Best known as the frontman of Jack Rabbit Slim, Bob & The Bearcats and for his solo album released late 2017, Bob Butfoy is a hero of the UK rockin’ scene. Formed in 2004, JRS went from strength to strength and gained a following playing their branded ‘Sleaze-a-billy’ at all of the top rock’n’roll and rockabilly festivals worldwide. With the release of their final album Despedida on Western Star records, Bob has neatly finished the band where they deserve to be – at the top of their game. Don’t be surprised to hear more new music from Bob soon, but in the meantime here’s his own personal rockin’ Top 10…
A Big Hunk O’ Love, Elvis Presley, RCA Victor (1958)
Although I was born in 1967, I must have heard this Elvis track in the early 1970s. My parents were massive fans of his and I was brought up taking particular notice of the guitar solos on his records – those solos played a huge part in the path I followed in later life. His voice, as always, is unbelievable on this and makes the hairs on my neck stand up. I believe he recorded this track in Nashville, just before his period in the army, and it was the first without Scotty Moore on guitar.
Somethin’ Else, Eddie Cochran, Liberty (1959)
This is my all-time favourite Eddie Cochran track – it’s just so different. Again, Eddie’s vocals are so different, the guitar is so driving and – with Earl Palmer on the drums – this track rocks beyond belief. Somethin’ Else showed us that Eddie had so much more to give and it’s a great indication of what he would have been capable of had he not been taken from us so early. Being friends with Darrel Higham certainly whetted my appetite for wanting all I could get of Eddie’s recordings.
I Will, Billy Fury, Decca (1964)
There’s such an amazing pool of Billy Fury songs to choose from. I love all of Billy’s rock’n’roll but, for me, his ballads were like a powerhouse and I Will is one of my favourites. It’s just full of emotion and shows us what a fantastic voice he had. I always loved Billy alongside Elvis – in spite of him not having a massive repertoire like Elvis – and for me he was the best of the British performers and the only one capable of giving Elvis a run for his money.
Psycho, The Sonics, Etiquette Records (1965)
I discovered The Sonics quite late on. They were a band that came out of Washington and they did some amazing garage-style rock’n’roll – they were very Little Richard orientated. I was drawn to them by their lead vocalist Gerry Roslie, who had the most amazing voice – when he took on the role of lead vocalist they really took off. The track Psycho was drum-driven carnage and their performances influenced myself and JRS in the way we used a lot of drums.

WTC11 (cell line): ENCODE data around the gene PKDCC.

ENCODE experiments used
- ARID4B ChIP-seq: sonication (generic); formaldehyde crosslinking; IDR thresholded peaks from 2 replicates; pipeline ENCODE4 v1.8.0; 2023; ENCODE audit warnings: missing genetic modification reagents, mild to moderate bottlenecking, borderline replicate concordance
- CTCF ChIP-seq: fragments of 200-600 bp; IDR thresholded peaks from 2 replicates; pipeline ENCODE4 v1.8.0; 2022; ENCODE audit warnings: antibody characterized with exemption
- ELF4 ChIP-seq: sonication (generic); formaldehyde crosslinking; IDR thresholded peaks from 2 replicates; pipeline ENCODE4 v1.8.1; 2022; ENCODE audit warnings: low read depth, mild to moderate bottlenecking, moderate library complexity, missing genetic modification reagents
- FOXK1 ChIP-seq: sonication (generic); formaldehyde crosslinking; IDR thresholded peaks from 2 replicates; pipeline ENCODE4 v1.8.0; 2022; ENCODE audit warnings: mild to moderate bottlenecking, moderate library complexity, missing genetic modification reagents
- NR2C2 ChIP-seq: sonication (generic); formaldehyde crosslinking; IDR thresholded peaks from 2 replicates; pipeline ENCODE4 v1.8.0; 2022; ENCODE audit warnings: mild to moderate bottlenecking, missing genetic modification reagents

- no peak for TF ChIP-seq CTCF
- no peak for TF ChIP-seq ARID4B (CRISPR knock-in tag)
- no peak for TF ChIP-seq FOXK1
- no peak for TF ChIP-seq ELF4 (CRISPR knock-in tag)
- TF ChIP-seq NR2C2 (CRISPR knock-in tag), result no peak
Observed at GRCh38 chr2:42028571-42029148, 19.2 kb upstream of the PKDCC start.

Blue Jean Bop, Gene Vincent, Capitol Records (1956)
As with the other artists, there are so many Gene Vincent songs I could have picked. I loved Gene, especially his 1956 recordings with Cliff Gallup on guitar. Once again, he was another star like Eddie Cochran, whose full potential we never got to see or hear. I once went to an Elvis event in Luton and stayed with the promoter; before we left his house he played a selection of rock’n’roll records and Blue Jean Bop came on. From that moment on, I was a massive fan of Gene.
Edge On You, Restless, Nervous (1983)
Restless are the ultimate rockabilly band in my opinion, and singer and guitarist Mark Harman is someone I’ve looked up to for inspiration throughout my career. He’s been a role model for me both on and off the stage and every time I work with Mark I seem to learn something new. I’m a big fan of modern rockabilly, and Restless’s professionalism, songwriting and musicianship is second to none. Edge On You is an early Restless classic written by Mark and it’s certainly stood the test of time.
The Train Kept A-Rollin’, Johnny Burnette, Coral (1956)
One day I bought an album by Johnny Burnette and, as I played it for the first time, The Train Kept A-Rollin’ jumped out of the speakers at me. To me it sounded like punk rock and it had that amazing guitar sound that people have spent years trying to replicate ever since. Johnny’s ‘Trio’ recordings are the backbone of the rockabilly scene. A few years later, I played at the Rockabilly Rave with Darrel Higham and Johnny’s son Rocky, and that was an honour and a fantastic experience.
That Certain Female, Charlie Feathers, Rollin’ Rock (1974)
Charlie Feathers is one of the mainstays of rockabilly and a name that always crops up in rockabilly conversations. This still has the urgency and energy of one of his 50s recordings – I just love his voice and his hiccup style. I remember Darrel Higham and I fooling around and boppin’ to this track in the Man On The Moon pub in Cambridge before our band days! Somehow, I don’t think Darrel’s danced since then. It’s still one of those tracks you just have to get up and bop to.
The More You Ignore Me, The Closer I Get, Morrissey, Parlophone (1994)
If I’m allowed to, I’m going to have this one. I like all sorts of different music and Morrissey has always influenced me – mainly with his songwriting, his structure and the subject matter. He’s recorded tracks using a double bass, hence there’s a rockabilly influence, and his play on words is amazing, such as this title. I’ve seen him several times and there’s usually an Elvis song in his set, too – that makes me feel that he feels the same way about music as I do.
Burning Love, Elvis Presley, RCA (1972)
I’m going to finish like I started: with an Elvis track. I’ve loved Elvis all through the 50s, 60s and 70s – even now with the Philharmonic Orchestra stuff. I just love Burning Love as it’s my favourite 70s rocker and has an awesome driving bassline. I heard that Elvis thought it had too many words in it so he wasn’t keen to perform it. I loved the Philharmonic version so much because they tapped into the bassline and really highlighted it. It’s just a brilliant song from my favourite singer.